Apple’s Tax Strategy

The NYTimes published an “investigation” into Apple’s avoidance of taxes.

It centers around a local university that is upset how Apple circumvents taxes:

“When it comes time for all these companies — Google and Apple and Facebook and the rest — to pay their fair share, there’s a knee-jerk resistance,” Mr. Murphy said. “They’re philosophically antitax, and it’s decimating the state.”

This is big media trolling at it’s finest. They’re holding up the biggest company in the world, and portraying them as a thieving giant corporation.

They owe their “fair share,” right?

The problem is, “fair share” is a moral claim, one that Kyle Baxter illustrated wonderfully recently:

We can debate whether that rate should be higher, but it isn’t accurate to argue that the rich don’t pay a significant amount in taxes. They do, and they pay significantly more, whether measured as a percentage of income or in absolute terms.

“They don’t pay their fair share” isn’t an empirical claim. It’s a moral claim, and there’s a very high bar to clear when making that argument.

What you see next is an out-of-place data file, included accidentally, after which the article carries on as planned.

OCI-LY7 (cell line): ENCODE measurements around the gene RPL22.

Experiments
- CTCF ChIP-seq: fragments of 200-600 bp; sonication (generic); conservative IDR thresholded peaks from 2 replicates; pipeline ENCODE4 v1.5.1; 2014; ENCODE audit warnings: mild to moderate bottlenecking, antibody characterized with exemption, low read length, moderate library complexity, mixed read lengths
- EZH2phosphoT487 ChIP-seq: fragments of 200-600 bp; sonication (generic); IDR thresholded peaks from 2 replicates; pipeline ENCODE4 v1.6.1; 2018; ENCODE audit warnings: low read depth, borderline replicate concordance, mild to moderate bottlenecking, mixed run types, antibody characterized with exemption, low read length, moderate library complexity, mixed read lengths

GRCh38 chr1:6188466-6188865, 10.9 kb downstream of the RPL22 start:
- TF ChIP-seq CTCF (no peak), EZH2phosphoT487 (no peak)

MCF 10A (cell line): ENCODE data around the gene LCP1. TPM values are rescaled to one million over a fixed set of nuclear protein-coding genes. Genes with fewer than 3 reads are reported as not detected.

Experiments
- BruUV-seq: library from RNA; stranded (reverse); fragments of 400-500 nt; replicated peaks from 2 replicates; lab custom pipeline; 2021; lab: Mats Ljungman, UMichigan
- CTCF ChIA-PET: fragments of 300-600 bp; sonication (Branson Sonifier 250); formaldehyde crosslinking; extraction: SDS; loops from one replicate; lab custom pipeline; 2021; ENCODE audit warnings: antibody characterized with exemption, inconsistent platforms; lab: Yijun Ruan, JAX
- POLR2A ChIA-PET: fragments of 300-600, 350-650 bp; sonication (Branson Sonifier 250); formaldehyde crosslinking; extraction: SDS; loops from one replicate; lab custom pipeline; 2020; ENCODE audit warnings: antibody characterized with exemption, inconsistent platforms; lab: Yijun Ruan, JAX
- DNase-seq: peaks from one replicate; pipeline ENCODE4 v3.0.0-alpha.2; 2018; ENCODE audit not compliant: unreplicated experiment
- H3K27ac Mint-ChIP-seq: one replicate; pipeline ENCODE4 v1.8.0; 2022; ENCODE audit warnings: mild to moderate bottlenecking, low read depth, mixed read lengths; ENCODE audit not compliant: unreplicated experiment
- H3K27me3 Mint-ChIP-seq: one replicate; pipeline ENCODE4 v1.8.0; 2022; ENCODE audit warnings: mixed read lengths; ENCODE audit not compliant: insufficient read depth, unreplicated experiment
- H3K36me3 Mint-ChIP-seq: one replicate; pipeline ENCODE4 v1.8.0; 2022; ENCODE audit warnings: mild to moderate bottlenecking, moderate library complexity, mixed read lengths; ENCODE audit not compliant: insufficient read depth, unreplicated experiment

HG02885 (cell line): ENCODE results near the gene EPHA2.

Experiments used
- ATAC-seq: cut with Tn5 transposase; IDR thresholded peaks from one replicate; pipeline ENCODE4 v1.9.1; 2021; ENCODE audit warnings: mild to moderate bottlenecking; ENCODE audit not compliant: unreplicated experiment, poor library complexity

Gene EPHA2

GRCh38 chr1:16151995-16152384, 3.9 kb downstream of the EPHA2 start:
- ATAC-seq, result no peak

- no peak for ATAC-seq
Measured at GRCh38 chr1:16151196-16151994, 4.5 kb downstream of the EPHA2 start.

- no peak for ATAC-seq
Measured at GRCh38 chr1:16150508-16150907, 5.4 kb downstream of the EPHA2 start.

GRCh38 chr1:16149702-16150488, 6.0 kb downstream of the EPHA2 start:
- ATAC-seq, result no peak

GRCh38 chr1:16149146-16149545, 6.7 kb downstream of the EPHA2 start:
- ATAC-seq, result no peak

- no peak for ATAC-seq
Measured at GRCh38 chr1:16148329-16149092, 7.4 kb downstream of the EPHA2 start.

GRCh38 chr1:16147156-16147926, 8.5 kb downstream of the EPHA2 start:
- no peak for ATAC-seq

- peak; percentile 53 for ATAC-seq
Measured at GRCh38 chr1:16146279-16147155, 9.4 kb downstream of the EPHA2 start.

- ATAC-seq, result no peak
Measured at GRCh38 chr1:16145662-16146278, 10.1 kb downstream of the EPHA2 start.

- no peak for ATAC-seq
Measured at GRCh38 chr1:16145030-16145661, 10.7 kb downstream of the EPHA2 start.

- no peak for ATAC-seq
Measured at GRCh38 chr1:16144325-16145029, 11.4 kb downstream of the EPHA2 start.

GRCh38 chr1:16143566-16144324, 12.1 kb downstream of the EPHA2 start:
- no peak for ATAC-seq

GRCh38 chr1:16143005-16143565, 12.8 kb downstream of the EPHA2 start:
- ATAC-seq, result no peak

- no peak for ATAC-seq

Apple has done nothing illegal. Every single loophole that they jumped through was enacted somehow by our government. It’s not as if they’re misreporting their income to the IRS to pay a lower amount.

It’s all legal. Oh, and everyone else does it too.

Don’t blame Apple. Don’t use them as a scapegoat. If you don’t like our tax system, if you’re going to claim that it’s outdated, blame our government. Blame the IRS and state governments that enacted these loopholes in the first place.

But don’t trash the image of a company that has done more to boom our economy than any president has done in the last 20 years.

In the end, one of our government’s major responsibilities is to create jobs, and Apple has created over 500,000 of them. Don’t blame them for the state’s mismanaging of funds, because they are paying up.

April 30, 2012